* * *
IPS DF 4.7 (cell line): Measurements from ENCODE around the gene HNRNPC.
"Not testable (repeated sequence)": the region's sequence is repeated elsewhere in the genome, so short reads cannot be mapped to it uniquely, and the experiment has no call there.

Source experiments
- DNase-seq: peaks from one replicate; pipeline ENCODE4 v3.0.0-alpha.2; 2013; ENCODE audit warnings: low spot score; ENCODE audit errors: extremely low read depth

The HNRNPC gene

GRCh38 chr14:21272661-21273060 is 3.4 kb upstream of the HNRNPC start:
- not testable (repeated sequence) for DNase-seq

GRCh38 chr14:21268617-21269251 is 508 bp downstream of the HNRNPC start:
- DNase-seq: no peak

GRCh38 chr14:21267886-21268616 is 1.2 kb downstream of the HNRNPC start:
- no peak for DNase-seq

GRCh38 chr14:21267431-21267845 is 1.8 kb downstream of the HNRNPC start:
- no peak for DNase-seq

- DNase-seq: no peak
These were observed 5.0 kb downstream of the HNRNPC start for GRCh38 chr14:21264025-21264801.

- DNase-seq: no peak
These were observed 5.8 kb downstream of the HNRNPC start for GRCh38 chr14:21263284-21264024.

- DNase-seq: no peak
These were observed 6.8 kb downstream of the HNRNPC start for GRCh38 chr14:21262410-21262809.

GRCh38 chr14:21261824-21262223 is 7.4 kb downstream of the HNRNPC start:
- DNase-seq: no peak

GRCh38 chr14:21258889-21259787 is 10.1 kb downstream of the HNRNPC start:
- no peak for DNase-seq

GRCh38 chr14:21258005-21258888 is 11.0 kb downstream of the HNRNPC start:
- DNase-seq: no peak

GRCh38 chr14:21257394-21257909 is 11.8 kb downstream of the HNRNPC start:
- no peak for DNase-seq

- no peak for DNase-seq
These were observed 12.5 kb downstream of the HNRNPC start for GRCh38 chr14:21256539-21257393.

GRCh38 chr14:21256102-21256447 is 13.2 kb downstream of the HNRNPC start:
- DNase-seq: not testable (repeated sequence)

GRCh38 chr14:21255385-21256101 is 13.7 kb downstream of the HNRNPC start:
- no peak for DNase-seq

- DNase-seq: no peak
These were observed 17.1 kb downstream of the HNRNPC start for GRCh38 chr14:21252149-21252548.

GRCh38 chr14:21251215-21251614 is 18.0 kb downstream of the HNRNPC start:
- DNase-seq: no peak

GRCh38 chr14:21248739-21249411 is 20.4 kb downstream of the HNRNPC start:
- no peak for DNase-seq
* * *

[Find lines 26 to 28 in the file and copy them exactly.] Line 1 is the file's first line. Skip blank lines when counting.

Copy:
GRCh38 chr14:21257394-21257909 is 11.8 kb downstream of the HNRNPC start:
- no peak for DNase-seq

- no peak for DNase-seq